With increasing frequency, women are filing federal complaints against colleges accused of failing to address sexual assault. Heightened awareness of students’ rights and colleges’ obligations under Title IX of the Education Amendments of 1972, which prohibits sex discrimination, has led to a wave of protests.

Now, two men who left two different colleges after being accused of sexual assault have filed their own lawsuits alleging that administrators violated their due process by mishandling the investigations and campus judicial proceedings that led to their expulsion and withdrawal.

It’s an unusual (but not unprecedented) legal approach, utilizing a federal statute designed to protect the people who historically have been victimized by institutional discrimination. To make a successful case under Title IX, the men must demonstrate that they were discriminated against based on their status as males.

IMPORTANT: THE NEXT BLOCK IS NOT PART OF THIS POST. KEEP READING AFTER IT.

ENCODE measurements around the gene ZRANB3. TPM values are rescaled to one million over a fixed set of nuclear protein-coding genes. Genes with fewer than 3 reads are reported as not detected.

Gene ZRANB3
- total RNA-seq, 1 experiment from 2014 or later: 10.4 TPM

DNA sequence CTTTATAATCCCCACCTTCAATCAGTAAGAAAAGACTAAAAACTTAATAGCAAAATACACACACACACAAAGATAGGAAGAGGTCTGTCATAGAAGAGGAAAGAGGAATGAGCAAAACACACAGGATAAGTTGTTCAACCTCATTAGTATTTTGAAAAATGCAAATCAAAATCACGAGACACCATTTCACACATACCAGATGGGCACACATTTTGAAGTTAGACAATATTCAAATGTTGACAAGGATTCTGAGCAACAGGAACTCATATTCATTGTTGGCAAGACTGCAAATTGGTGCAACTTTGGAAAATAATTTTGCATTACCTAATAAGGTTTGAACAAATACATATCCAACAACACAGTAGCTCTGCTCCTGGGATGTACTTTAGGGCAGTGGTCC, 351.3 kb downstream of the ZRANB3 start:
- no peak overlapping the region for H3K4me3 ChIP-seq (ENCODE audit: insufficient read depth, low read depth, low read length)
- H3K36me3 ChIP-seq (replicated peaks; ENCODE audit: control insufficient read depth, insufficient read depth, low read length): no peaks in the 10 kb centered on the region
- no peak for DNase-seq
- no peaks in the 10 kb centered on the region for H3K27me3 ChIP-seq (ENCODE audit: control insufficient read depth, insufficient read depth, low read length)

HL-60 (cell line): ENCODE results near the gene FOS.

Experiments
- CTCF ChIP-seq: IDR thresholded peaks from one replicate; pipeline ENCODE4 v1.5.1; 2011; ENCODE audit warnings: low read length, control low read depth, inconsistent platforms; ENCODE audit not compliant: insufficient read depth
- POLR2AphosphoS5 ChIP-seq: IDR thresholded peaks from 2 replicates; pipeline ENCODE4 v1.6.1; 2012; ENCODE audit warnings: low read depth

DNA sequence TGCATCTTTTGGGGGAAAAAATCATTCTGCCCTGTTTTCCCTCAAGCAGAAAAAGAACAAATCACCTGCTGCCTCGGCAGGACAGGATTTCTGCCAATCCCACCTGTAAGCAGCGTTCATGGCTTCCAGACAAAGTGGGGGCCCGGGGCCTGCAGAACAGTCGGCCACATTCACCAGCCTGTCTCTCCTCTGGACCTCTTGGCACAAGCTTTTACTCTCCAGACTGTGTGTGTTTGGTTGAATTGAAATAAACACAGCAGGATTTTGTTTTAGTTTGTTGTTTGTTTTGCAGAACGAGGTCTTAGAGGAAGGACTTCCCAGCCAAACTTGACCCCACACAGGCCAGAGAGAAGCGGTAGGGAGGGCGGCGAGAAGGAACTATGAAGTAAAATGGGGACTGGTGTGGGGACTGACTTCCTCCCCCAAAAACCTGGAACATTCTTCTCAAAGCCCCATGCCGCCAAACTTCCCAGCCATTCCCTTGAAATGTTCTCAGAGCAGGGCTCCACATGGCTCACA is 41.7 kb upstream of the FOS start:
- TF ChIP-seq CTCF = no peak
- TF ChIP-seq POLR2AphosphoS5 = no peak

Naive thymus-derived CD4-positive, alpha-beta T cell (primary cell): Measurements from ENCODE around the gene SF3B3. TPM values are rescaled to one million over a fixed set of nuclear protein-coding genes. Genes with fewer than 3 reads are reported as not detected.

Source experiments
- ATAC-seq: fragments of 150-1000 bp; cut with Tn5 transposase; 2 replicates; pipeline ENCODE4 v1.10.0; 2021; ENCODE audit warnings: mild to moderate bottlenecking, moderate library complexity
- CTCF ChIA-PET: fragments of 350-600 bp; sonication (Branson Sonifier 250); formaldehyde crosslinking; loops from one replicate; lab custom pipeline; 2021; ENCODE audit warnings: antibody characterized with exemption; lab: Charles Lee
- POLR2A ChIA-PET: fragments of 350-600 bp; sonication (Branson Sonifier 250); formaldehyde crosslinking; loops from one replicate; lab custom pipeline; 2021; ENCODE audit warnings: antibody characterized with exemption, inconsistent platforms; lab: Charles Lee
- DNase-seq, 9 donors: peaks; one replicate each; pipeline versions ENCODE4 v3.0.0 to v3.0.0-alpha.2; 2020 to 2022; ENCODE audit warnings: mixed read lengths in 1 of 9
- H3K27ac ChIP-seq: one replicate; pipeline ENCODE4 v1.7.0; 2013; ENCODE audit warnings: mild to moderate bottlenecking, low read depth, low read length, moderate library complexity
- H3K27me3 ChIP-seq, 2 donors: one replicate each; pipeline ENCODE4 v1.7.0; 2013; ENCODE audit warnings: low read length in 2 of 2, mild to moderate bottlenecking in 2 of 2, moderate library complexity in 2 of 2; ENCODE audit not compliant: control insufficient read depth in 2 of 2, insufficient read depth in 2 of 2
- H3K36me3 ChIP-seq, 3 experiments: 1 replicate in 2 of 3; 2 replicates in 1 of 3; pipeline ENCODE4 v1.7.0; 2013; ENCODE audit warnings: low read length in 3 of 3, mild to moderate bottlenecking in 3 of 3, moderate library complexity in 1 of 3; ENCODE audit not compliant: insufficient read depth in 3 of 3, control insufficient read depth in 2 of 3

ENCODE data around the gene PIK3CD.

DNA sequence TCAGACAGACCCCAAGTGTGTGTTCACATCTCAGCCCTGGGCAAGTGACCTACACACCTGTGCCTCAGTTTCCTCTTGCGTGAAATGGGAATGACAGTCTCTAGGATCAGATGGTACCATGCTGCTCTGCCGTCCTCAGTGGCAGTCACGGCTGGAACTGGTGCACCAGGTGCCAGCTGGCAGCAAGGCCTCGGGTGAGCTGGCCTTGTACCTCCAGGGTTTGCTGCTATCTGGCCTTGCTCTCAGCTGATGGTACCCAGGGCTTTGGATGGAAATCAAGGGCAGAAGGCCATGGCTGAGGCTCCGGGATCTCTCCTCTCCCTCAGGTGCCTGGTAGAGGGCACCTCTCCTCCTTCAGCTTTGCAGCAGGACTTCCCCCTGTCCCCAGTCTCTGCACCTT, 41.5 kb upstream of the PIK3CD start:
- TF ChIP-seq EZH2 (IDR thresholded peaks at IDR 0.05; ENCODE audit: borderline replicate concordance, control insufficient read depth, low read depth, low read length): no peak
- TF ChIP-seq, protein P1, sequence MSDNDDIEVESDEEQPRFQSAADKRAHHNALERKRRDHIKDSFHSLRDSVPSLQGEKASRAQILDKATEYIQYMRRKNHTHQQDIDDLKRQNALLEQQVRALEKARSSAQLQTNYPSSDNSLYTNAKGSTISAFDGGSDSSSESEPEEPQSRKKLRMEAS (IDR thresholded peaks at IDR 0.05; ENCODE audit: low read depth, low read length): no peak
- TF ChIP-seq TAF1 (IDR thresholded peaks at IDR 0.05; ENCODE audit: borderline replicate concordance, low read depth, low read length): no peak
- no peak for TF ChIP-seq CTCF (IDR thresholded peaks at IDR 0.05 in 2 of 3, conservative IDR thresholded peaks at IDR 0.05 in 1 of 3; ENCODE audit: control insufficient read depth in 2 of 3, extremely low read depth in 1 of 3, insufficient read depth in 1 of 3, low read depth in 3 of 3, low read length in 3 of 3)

Lawyers and Title IX experts say that’s unlikely.

Really? I’d like to see how colleges treat complaints about female behavior, whether they make clear that such complaints are welcome, whether their training is gender-neutral, and a lot more before I reached that conclusion. I suspect that it would be easy to prove that these programs are based on outdated stereotypes of men as predators, stereotypes that aren’t supported by research.